Volume 5, Issue 2, Fall 2008
Species of Thought
Intimacy without Proximity
Encountering Grizzlies as a Companion Species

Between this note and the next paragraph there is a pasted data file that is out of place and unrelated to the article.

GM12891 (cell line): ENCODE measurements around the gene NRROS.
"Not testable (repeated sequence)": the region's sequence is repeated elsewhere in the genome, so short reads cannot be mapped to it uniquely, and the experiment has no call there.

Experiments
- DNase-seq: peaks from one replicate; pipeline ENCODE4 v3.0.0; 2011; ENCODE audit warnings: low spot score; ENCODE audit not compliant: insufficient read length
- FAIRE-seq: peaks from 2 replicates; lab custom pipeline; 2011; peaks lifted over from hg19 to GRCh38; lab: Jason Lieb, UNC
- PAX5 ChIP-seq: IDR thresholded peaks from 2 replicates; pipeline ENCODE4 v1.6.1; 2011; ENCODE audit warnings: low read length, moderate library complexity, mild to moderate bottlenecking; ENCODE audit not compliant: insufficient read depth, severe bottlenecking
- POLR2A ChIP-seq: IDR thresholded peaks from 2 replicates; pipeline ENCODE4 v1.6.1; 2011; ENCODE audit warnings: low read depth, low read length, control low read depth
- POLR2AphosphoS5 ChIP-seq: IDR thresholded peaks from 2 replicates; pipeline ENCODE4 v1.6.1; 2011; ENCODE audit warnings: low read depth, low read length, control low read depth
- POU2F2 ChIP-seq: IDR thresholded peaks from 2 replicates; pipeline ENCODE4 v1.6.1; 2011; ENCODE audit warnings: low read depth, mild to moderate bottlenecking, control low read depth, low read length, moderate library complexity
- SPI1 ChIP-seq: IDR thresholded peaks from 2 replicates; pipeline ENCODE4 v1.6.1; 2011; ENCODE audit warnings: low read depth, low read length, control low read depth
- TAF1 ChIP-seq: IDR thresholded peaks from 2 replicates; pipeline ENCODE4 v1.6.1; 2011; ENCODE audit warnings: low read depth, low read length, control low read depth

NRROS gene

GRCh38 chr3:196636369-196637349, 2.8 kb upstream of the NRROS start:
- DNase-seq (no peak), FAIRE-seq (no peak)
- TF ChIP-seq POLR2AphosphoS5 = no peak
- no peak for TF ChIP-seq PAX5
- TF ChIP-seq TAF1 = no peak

Using grizzly-human encounters as a case study, this paper argues for a rethinking of the differences between humans and animals within environmental ethics. A diffractive approach that understands such differences as an effect of specific material and discursive arrangements (rather than as pre-settled and oppositional) would see ethics as an interrogation of which arrangements enable flourishing, or living and dying well. The paper draws on a wide variety of human-grizzly encounters in order to describe the species as co-constitutive and challenges perspectives that treat bears and other animals as oppositional and nonagential outsides to humans.